Agencies of the Australian and Australian Capital Territory Governments must comply with the Australian Privacy Principles (APPs) in the Privacy Act 1988. As an Australian Government agency, the Commission is therefore required to comply with the APPs.
The Commission is committed to protecting privacy and adheres to:
If a person has any privacy concerns or wishes to make a privacy complaint, they should contact the Commission by emailing email@example.com or by writing to:
The Privacy Officer
Fair Work Commission
GPO Box 1994
Melbourne Vic 3001
To find out more about your privacy rights visit the Office of the Australian Information Commissioner's website at www.oaic.gov.au or contact the Information Commissioner's hotline on 1300 363 992.
The Commission frequently collects personal information related to applications filed with the Commission. Information is generally collected in documents filed with the Commission or as part of dealing with a matter.
The Commission also collects information during hearings, as hearings are generally audio and video-recorded, and these recordings may subsequently be transcribed into written transcript. When people attend the Commission’s premises, the Commission may also collect personal information about them in CCTV recordings made for security purposes.
Collection of this information is authorised by section 590 of the Fair Work Act 2009, which states that the Commission may 'inform itself in relation to any matter before it in such manner as it considers appropriate'. Information collected includes personal and sensitive information about the parties or other individuals including names, contact details, employment and medical information.
Information collected in relation to an application will be used and disclosed by the Commission to deal with and finalise the application. Section 577 of the Fair Work Act 2009 requires the Commission to perform its functions and exercise its powers in a manner that is open and transparent. Information will be disclosed by the Commission in transcripts, decisions or other determinations, daily hearing lists, or if access is granted to the case file.
The Commission will usually disclose the personal information that it collects from a party in relation to an application to any other party to the matter and their nominated representatives (if any). If a party provides the Commission with further material (including emails, correspondence and documents) in relation to an application, they must send copies to the other parties to the matter (or to their representatives). If they do not do so, the Commission may forward copies to the other parties.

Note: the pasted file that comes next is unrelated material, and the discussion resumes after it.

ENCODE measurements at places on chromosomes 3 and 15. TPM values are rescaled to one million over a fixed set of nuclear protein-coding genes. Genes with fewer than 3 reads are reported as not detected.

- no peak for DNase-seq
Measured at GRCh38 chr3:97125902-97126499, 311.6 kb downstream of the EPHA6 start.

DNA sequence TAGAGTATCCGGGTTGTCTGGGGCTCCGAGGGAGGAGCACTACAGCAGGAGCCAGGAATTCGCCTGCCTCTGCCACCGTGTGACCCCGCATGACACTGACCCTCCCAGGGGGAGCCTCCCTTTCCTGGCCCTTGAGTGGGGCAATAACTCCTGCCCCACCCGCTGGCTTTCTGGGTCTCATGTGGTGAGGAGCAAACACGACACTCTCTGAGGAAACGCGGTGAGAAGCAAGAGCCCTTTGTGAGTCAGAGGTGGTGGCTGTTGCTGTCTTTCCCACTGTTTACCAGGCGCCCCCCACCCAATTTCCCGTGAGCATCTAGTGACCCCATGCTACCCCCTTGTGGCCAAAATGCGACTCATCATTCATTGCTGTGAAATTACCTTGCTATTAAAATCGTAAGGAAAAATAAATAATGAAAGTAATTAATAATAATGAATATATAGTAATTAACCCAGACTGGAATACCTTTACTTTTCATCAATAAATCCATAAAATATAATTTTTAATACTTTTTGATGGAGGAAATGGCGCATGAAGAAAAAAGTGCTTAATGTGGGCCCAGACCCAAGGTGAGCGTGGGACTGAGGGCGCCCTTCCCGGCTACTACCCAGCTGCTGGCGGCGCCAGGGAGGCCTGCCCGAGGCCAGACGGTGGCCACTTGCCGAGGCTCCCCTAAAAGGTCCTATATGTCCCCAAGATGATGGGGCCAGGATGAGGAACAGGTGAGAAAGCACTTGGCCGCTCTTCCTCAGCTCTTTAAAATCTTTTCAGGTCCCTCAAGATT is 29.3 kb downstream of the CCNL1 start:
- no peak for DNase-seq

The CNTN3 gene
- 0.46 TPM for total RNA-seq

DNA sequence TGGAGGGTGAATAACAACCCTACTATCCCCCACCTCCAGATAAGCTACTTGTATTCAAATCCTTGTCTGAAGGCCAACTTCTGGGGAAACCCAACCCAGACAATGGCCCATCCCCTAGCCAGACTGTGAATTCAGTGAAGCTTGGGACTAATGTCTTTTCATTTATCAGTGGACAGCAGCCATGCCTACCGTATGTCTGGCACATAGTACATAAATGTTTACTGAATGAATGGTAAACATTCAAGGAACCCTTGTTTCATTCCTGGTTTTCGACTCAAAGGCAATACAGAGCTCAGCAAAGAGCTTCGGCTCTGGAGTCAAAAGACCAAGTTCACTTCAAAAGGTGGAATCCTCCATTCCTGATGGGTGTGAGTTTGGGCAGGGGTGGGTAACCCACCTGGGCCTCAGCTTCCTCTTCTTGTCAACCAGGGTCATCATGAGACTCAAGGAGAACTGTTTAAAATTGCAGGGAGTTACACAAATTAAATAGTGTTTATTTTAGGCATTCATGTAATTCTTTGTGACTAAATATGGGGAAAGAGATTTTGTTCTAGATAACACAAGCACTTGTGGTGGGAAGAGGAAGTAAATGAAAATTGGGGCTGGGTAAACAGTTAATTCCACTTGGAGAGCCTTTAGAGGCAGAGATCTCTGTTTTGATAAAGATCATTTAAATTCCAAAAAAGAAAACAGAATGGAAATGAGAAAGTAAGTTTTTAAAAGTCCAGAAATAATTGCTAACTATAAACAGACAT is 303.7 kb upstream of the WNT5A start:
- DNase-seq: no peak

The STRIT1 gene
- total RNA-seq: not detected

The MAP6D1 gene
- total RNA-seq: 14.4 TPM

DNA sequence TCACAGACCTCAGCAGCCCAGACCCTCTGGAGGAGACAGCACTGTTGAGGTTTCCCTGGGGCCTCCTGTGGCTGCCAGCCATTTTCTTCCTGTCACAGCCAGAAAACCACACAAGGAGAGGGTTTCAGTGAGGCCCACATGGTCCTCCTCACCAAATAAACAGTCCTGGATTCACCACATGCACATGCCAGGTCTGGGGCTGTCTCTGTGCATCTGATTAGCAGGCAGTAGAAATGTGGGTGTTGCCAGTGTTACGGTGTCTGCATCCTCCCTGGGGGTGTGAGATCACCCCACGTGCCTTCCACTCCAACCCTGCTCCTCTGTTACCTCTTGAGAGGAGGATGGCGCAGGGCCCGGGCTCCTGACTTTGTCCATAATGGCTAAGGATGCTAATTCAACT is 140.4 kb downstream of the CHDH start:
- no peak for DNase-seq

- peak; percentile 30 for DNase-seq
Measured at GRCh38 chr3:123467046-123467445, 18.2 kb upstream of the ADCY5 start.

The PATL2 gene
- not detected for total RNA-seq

Access to case file documents is at the discretion of the Commission.
For closed files, an application under the Fair Work Act 2009 and its accompanying case file (including any material in the Commission’s case management system) are generally available for inspection by parties to the proceedings and the public.
Exceptions to this include:
These applications and the accompanying case file (including material in the Commission’s case management system) are not available for inspection, other than by a person who is a party named in the application (or their representative).
In addition, access will not be granted to any documents that are:
In some instances, personal or other information may be redacted from documents before they are released.
For open files, access to documents is also subject to the consent of the presiding Member.
Where access to a file (or documents contained in the file) is not granted, a person may make an application to access the file or documents under the Freedom of Information Act 1982 (FOI Act). Further information about how the Commission handles requests under the FOI Act is available on the Freedom of Information page on the Commission's website.
Also see the Use & disclosure section later in this Policy, which sets out other circumstances in which the Commission may use and disclose a person’s personal information.
The Commission publishes a daily hearings list on the Commission's website. These records, once published, cannot be deleted or modified and are held as a public record. These lists may contain the names of parties to proceedings.
Subject to section 601(5) of the Fair Work Act 2009 and any confidentiality orders, the Commission is required to publish decisions, awards and orders of the Commission, including decisions made following determinative conferences. The Commission publishes these documents on the Commission's website and its databases.
The Commission does not give a general consent to the contents of these databases being indexed by other websites. The Commission attempts to prevent such indexing occurring by placing these databases outside the permitted scope of web 'crawlers', 'robots' and 'spiders' that adhere to the voluntary Robot Exclusion Standard.